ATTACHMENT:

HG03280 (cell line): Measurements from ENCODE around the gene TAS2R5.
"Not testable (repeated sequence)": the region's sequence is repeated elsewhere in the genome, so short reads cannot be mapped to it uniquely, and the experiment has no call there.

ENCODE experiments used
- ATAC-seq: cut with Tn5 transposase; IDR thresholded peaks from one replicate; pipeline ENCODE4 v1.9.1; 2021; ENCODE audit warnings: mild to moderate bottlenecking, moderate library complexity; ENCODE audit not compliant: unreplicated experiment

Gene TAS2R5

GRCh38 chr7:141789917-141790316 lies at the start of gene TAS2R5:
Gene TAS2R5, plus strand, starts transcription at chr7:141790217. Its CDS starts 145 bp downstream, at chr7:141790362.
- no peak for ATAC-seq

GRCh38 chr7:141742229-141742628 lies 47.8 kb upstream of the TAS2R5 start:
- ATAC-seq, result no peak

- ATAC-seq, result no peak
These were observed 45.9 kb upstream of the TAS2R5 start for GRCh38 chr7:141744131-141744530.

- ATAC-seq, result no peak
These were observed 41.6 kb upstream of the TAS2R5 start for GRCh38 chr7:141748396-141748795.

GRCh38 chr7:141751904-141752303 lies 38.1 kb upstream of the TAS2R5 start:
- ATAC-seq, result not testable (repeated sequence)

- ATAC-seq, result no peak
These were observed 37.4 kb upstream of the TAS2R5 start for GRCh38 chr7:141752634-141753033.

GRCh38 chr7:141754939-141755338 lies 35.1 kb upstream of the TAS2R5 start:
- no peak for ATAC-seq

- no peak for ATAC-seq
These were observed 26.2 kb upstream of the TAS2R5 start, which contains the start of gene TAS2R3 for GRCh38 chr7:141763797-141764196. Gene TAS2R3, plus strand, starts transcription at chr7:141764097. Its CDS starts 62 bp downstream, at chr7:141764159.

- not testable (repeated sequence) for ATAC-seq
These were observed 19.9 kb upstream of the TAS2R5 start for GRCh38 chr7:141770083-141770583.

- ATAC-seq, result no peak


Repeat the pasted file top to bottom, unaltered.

HG03280 (cell line): Measurements from ENCODE around the gene TAS2R5.
"Not testable (repeated sequence)": the region's sequence is repeated elsewhere in the genome, so short reads cannot be mapped to it uniquely, and the experiment has no call there.

ENCODE experiments used
- ATAC-seq: cut with Tn5 transposase; IDR thresholded peaks from one replicate; pipeline ENCODE4 v1.9.1; 2021; ENCODE audit warnings: mild to moderate bottlenecking, moderate library complexity; ENCODE audit not compliant: unreplicated experiment

Gene TAS2R5

GRCh38 chr7:141789917-141790316 lies at the start of gene TAS2R5:
Gene TAS2R5, plus strand, starts transcription at chr7:141790217. Its CDS starts 145 bp downstream, at chr7:141790362.
- no peak for ATAC-seq

GRCh38 chr7:141742229-141742628 lies 47.8 kb upstream of the TAS2R5 start:
- ATAC-seq, result no peak

- ATAC-seq, result no peak
These were observed 45.9 kb upstream of the TAS2R5 start for GRCh38 chr7:141744131-141744530.

- ATAC-seq, result no peak
These were observed 41.6 kb upstream of the TAS2R5 start for GRCh38 chr7:141748396-141748795.

GRCh38 chr7:141751904-141752303 lies 38.1 kb upstream of the TAS2R5 start:
- ATAC-seq, result not testable (repeated sequence)

- ATAC-seq, result no peak
These were observed 37.4 kb upstream of the TAS2R5 start for GRCh38 chr7:141752634-141753033.

GRCh38 chr7:141754939-141755338 lies 35.1 kb upstream of the TAS2R5 start:
- no peak for ATAC-seq

- no peak for ATAC-seq
These were observed 26.2 kb upstream of the TAS2R5 start, which contains the start of gene TAS2R3 for GRCh38 chr7:141763797-141764196. Gene TAS2R3, plus strand, starts transcription at chr7:141764097. Its CDS starts 62 bp downstream, at chr7:141764159.

- not testable (repeated sequence) for ATAC-seq
These were observed 19.9 kb upstream of the TAS2R5 start for GRCh38 chr7:141770083-141770583.

- ATAC-seq, result no peak